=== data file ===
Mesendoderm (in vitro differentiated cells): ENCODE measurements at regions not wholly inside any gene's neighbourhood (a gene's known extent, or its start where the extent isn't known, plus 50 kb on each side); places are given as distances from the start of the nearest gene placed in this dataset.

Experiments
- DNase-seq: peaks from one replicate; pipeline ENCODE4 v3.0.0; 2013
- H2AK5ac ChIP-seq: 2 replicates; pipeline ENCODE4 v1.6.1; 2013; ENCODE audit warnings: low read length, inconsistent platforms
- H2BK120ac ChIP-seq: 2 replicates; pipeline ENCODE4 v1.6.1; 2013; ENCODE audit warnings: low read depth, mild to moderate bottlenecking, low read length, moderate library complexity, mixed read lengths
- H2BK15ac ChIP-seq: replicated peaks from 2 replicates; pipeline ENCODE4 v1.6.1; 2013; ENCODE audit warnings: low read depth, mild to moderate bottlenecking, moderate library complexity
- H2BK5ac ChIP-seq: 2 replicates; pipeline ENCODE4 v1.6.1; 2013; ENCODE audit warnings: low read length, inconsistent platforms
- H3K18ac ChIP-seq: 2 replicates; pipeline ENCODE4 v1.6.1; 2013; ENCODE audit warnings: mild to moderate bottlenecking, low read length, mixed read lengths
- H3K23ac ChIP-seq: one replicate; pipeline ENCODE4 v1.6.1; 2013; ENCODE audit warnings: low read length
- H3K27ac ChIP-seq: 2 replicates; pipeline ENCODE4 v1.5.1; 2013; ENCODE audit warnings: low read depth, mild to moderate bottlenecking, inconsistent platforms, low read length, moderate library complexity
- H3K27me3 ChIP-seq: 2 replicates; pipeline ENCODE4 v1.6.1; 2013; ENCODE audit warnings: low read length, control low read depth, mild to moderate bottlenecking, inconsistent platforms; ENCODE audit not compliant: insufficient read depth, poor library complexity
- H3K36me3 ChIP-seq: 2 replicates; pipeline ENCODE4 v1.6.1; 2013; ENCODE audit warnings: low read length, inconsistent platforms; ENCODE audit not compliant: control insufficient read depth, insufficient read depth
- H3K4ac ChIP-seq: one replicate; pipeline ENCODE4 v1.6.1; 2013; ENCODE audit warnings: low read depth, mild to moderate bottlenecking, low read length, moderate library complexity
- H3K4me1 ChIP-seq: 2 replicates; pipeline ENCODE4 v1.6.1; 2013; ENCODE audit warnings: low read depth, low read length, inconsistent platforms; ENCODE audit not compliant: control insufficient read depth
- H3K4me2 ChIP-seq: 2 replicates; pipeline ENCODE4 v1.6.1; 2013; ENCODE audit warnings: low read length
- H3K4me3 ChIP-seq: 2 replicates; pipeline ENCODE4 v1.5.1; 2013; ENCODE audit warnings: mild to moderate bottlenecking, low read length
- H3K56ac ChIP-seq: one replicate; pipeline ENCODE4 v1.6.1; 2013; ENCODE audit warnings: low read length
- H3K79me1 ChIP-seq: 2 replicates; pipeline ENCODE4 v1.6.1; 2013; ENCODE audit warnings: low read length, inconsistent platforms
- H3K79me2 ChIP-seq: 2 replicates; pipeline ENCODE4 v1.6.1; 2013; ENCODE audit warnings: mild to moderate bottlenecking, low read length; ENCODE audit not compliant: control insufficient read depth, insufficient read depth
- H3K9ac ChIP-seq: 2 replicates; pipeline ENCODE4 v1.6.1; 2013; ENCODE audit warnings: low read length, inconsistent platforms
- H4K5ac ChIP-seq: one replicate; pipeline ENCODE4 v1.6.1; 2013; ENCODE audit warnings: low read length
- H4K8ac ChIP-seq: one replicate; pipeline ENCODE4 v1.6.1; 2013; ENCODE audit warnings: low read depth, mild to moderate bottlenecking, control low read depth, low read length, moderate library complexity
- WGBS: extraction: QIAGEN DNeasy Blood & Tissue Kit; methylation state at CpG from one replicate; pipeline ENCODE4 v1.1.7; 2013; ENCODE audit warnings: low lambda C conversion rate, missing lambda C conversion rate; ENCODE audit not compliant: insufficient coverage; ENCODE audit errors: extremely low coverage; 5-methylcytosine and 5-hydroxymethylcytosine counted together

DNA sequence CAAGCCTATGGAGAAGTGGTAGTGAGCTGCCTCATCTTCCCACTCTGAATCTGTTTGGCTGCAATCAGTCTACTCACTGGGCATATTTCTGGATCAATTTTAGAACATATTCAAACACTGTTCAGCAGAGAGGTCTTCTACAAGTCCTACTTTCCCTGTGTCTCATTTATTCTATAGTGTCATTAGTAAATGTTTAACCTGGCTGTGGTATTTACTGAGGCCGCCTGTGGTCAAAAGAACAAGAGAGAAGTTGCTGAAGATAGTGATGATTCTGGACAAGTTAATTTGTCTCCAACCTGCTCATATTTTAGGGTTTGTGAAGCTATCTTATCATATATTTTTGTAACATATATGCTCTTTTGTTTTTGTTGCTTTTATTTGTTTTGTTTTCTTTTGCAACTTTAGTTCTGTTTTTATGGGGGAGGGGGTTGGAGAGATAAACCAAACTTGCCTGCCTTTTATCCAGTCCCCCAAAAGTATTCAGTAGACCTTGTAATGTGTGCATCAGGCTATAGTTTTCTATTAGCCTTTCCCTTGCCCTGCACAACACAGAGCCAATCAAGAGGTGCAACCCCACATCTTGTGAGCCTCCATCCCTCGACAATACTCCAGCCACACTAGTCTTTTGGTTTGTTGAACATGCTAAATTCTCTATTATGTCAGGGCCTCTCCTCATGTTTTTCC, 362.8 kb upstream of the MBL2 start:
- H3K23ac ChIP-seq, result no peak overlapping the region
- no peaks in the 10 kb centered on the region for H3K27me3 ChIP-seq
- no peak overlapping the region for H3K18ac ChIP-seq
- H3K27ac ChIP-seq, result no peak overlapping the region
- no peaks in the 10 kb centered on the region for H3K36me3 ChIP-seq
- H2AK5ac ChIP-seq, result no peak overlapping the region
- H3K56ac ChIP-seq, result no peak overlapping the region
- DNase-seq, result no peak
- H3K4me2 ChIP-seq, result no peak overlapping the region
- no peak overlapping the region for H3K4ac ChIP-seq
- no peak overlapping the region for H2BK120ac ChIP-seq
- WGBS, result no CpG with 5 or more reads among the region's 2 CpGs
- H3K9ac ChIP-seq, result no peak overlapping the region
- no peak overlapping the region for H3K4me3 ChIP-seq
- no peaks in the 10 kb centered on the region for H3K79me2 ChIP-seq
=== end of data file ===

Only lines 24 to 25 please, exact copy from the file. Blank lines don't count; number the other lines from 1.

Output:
DNA sequence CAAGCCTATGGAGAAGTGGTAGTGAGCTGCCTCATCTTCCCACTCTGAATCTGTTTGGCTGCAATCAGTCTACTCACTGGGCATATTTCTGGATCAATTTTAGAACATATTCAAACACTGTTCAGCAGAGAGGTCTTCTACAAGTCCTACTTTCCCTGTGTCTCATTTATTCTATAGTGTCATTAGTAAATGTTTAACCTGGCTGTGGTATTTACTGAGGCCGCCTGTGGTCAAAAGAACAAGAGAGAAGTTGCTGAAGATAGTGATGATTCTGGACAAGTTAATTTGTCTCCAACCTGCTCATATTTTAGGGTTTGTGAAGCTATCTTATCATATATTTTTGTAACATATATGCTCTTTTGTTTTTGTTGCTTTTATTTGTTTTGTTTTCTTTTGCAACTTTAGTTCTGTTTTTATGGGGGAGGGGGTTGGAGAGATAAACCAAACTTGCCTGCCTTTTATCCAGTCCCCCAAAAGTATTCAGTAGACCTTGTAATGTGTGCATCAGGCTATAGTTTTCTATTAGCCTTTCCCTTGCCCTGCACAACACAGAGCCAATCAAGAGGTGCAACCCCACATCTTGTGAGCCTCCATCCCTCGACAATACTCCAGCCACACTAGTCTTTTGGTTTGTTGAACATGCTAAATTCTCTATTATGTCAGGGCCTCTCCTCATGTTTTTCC, 362.8 kb upstream of the MBL2 start:
- H3K23ac ChIP-seq, result no peak overlapping the region